Making airwaves

What has made RAM FM - now one year old and in legal trouble - one of the most popular regional radio stations in such a short time?

By
April 24, 2008 15:20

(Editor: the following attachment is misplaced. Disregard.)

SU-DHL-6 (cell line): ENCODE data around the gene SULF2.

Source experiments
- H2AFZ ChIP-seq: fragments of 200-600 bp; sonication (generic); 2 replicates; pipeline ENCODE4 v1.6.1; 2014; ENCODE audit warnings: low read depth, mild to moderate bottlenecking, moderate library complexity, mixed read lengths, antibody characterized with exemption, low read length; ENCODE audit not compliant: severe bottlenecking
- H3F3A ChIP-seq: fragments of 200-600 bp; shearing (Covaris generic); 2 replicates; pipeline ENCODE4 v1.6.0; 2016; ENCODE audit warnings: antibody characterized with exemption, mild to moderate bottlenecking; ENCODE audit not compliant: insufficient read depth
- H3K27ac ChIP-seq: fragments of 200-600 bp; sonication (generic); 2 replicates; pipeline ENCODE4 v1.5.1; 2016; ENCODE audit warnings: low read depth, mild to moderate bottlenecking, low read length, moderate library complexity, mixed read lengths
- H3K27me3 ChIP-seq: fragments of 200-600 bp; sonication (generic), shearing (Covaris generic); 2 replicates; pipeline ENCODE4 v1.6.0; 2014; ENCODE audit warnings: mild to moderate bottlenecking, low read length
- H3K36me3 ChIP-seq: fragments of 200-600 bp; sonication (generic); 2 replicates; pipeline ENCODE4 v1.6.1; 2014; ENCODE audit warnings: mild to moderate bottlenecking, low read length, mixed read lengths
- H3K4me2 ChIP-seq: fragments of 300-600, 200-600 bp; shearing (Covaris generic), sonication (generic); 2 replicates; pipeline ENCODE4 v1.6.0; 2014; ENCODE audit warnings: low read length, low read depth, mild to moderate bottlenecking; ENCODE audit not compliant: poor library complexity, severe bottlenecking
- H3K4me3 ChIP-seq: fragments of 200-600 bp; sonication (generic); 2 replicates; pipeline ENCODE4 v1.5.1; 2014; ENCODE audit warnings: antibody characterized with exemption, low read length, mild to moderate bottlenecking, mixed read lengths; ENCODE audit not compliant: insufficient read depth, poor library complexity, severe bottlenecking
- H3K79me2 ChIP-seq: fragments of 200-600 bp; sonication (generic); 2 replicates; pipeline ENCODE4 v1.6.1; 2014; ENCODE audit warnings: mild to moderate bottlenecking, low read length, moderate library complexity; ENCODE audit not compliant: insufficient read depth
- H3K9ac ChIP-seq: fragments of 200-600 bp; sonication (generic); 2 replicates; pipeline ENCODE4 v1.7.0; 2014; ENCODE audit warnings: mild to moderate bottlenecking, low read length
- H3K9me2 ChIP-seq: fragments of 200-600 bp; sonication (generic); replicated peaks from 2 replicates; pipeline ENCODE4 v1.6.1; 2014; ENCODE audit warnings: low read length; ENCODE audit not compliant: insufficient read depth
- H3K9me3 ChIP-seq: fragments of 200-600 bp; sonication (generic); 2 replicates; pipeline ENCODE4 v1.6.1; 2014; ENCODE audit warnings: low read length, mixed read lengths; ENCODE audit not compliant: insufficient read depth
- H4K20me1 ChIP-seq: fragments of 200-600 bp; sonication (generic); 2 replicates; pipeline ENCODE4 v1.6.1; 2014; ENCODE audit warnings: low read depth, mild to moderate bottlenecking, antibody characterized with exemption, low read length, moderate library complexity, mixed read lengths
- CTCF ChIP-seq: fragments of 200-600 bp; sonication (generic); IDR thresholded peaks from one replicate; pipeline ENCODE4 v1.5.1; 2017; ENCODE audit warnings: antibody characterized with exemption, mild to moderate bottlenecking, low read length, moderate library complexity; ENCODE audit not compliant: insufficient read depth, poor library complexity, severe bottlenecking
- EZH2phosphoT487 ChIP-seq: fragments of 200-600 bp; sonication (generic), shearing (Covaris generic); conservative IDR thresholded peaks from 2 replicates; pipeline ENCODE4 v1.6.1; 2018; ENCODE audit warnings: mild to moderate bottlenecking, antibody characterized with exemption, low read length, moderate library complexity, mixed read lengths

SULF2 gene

'In touch, in tune and independent" - I was chatting with my friend, driving slowly in an endless Jerusalem traffic jam, while hearing the familiar slogan of RAM FM. The tune was coming from a car right next to me. I couldn't help looking inside the vehicle, wondering who was listening to somewhat sticky but lovable '80s hits on 93.6 FM - the exact frequency that was playing on my own radio. I was surprised to find out that two haredi yeshiva guys had decided to entertain themselves while crawling down Rehov Bar-Ilan. Just a few days ago, a friend of Russian origin told me almost ecstatically that he had found "the perfect English-language radio station," where all his favorite hits were played "with very little talking." Then there were some friends from Tel Aviv who complained they couldn't "catch" 93.6 while driving on Route 6, adding that all their friends were also crazy about this "weird Ramallah radio station." Not far from the Kalandiya checkpoint between Ramallah and Jerusalem I found another clue about RAM FM - a huge street sign that read: "A man cannot be in more than one place at one time, but a song can. Music has no boundaries. RAM FM." According to a recent poll conducted in Israel and the Palestinian Authority, more than half a million Israelis and Palestinians now listen to RAM FM, a station that has just celebrated its first anniversary WHAT DO South Africa's former ambassador to the Palestinian Authority, a wealthy Jewish businessman and a few talented radio journalists from around the globe have in common? "Music," says Raf Gangat, a DJ and one of the station's founders, whom I met at RAM FM's Ramallah studio. The music was streaming from the small studio to the radio waves, providing the perfect ambiance for the interview. RAM FM is a South African project (if you haven't figured that out from the accents of Xolani Gwala, Raf Gangat and the many other South Africans whose voices are heard on RAM FM) and has been developed along the model of another South African radio station, 702 FM. "I met with Issie Kirsh, chairman of South Africa's Primedia group, which owns 702 FM - a radio station that crossed borders in South Africa and played an important role in bringing the people from both sides closer together. At that time, I was the ambassador of South Africa to the PA and Kirsh wanted to do something similar to 702 FM here," Gangat says. "We... discussed it among ourselves, and then ran it by the Israelis and the Palestinians. It took a long time to bring in the staff, to have a studio here in Ramallah, and in Jerusalem. Finally we started test broadcasting and people just fell in love with the music. I found out quickly that people listen to us everywhere - from Jordan to New Zealand. "By the way, 'Ram' doesn't mean 'Ramallah,'" Gangat says. "We found out that this word has a meaning in both Arabic and Hebrew, "high," and thought it could be a nice name for our station." Gangat breaks off to announce new songs: "So this is the brand-new one from Liona Luis and we kicked off the last hour of the morning show. Coming now we have Rod Stewart, James Blunt and Seal." The hits follow one another until the end of the hour, when the music stops for "Middle East Eyewitness News," which presents neutral coverage of regional and international news. A voiceover about an IDF operation in the Gaza Strip is followed by an report of another Kassam rocket hit on Sderot. An interview with Palestinian negotiator Saeb Erekat comes on the heels of a sound bite from Prime Minister Ehud Olmert's spokesman Mark Regev. Somehow, RAM FM avoids the traps of Arab-Israeli terminology, managing not to provoke accusations of bias. "There are also talk shows where we talk to Palestinians, settlers, volunteers, rabbis, priests, muftis, officials on both sides, etc. We let the people listen to all the speakers and ask questions, but we do not add editorial opinion to that, and this is mentioned in our 'code of behavior' which everyone can read on our Web site," Gangat explains. In addition to the political talk show, RAM FM features a "light" talk show hosted by an Israeli and a Palestinian. "These two don't argue about politics - we're not Peace Radio, for God's sake. The subjects of the show vary from horoscopes to movies to celebrity gossip to weather and cultural news," he laughs. BUT EVEN the politically correct South African radio station couldn't avoid being dragged into the complicated reality of the Arab-Israeli conflict. On April 7, RAM FM's Jerusalem office was raided by the Jerusalem District Police and Communications Ministry officials. Seven correspondents were detained and equipment was confiscated, on charges that that station had been operating a small transmitter "without the necessary broadcasting permit in Jerusalem." The reporters spent the night in jail and were then put under house arrest. Ten days later, they were still forbidden to communicate with each other. The staff members detained included three foreigners and four Palestinians who held Israeli identity cards. Danny Seaman, director of Government Press Office, says that the arrests followed a complaint by the Communications Ministry. He adds that the issue was entirely one of legality. "If you publish or broadcast in Israel, you need a license," says Seaman. RAM FM's management also prefers to stick to the legal aspect of the accusations. "We are registered as required in the PA, and we prefer to defend ourselves in court and not in public," says Gangat. The Foreign Press Association in Israel issued a public protest against the detentions, demanding the immediate release of the RAM FM staff. Communications Ministry spokesman Yechiel Shavi says that the ministry "has no problem with [RAM FM] working from the area of the Palestinian Authority. But if they want to do so here, they have to issue a tender for the frequency, and do a test, and they didn't... So they are breaking the law... A lot of other stations also want the opportunity to work here." A few ministry sources added that RAM FM's transmissions might have interfered with control tower operations at Ben-Gurion International Airport, which is closer to Tel Aviv than Jerusalem. "We wonder why this exploded right now, as we [have] broadcast for a few months now from both Ramallah and Jerusalem," Gangat says. A secretary walks in and asks him what she should tell the correspondents, who were just released from house arrest. "Tell them they cannot communicate with each other," Gangat says in the same soft tone. This unfolding radio drama is still far from over, and obviously preoccupies both the staff and listeners of RAM FM. "I hope that it won't close down," says Abdullah, a 38-year-old Palestinian journalist from Ramallah. "Apart from beautiful music, it provides news in English, and I also benefit from their talk shows when they bring interesting voices to the studio," he says. When it began, the station experienced some criticism from Palestinians, some of whom doubted the owners' intentions and blamed them for promoting "normalization." Gangat remains unmoved by their accusations. "We are not promoting anything and not pressuring anyone. If you like RAM FM - you'll listen to it, no matter who you are, because music has no boundaries!"